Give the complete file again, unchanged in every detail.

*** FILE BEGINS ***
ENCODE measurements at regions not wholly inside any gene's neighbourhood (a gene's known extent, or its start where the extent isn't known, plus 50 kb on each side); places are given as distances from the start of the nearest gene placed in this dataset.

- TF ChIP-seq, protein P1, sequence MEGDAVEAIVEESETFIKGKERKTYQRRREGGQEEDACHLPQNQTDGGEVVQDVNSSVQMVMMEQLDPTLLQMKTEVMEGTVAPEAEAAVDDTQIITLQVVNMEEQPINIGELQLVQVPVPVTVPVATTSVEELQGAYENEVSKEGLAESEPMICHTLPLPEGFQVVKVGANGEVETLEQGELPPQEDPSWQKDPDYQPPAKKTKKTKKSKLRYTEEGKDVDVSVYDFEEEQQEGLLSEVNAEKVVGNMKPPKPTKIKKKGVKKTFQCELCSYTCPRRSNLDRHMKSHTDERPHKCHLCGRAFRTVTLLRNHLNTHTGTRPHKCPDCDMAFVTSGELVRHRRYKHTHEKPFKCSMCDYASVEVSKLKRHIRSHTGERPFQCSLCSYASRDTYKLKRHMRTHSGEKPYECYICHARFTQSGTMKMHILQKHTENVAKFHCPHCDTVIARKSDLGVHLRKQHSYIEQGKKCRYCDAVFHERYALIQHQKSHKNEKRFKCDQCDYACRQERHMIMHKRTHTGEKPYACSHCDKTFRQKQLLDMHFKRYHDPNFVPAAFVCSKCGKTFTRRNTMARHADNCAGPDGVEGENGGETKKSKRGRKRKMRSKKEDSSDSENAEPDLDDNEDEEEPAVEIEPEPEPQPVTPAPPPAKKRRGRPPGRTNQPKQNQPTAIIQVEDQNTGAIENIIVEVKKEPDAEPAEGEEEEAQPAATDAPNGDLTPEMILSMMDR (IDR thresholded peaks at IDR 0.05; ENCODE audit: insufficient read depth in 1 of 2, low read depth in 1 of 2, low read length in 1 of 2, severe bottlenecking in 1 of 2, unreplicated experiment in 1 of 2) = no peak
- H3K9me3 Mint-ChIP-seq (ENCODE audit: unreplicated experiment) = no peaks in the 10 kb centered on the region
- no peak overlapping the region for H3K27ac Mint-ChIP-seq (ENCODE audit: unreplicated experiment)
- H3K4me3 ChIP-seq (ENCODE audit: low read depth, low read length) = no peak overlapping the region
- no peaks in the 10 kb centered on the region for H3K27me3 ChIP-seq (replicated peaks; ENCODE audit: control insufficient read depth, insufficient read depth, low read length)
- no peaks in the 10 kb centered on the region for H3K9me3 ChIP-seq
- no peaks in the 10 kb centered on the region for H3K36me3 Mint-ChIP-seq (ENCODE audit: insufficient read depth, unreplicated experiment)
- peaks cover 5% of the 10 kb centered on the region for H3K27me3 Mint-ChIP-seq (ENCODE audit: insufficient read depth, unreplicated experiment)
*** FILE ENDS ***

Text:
ENCODE measurements at regions not wholly inside any gene's neighbourhood (a gene's known extent, or its start where the extent isn't known, plus 50 kb on each side); places are given as distances from the start of the nearest gene placed in this dataset.

- TF ChIP-seq, protein P1, sequence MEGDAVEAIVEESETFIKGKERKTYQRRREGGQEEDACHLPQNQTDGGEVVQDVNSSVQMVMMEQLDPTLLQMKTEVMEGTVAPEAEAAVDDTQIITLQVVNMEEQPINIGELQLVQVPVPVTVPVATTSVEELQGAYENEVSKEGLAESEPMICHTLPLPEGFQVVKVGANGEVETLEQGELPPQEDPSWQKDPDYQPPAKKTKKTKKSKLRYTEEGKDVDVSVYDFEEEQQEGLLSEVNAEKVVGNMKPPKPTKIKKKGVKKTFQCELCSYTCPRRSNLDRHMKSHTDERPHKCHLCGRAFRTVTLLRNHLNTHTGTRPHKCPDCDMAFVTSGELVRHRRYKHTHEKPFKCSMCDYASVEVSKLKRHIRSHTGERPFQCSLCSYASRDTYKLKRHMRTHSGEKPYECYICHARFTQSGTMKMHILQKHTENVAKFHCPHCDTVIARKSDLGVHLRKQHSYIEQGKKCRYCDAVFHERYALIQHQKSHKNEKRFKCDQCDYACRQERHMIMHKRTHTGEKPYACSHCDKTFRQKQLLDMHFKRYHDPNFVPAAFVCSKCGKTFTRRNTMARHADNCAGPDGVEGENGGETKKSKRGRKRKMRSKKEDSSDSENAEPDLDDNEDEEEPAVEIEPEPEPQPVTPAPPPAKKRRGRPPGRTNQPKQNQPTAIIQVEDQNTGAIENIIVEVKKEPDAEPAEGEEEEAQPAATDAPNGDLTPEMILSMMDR (IDR thresholded peaks at IDR 0.05; ENCODE audit: insufficient read depth in 1 of 2, low read depth in 1 of 2, low read length in 1 of 2, severe bottlenecking in 1 of 2, unreplicated experiment in 1 of 2) = no peak
- H3K9me3 Mint-ChIP-seq (ENCODE audit: unreplicated experiment) = no peaks in the 10 kb centered on the region
- no peak overlapping the region for H3K27ac Mint-ChIP-seq (ENCODE audit: unreplicated experiment)
- H3K4me3 ChIP-seq (ENCODE audit: low read depth, low read length) = no peak overlapping the region
- no peaks in the 10 kb centered on the region for H3K27me3 ChIP-seq (replicated peaks; ENCODE audit: control insufficient read depth, insufficient read depth, low read length)
- no peaks in the 10 kb centered on the region for H3K9me3 ChIP-seq
- no peaks in the 10 kb centered on the region for H3K36me3 Mint-ChIP-seq (ENCODE audit: insufficient read depth, unreplicated experiment)
- peaks cover 5% of the 10 kb centered on the region for H3K27me3 Mint-ChIP-seq (ENCODE audit: insufficient read depth, unreplicated experiment)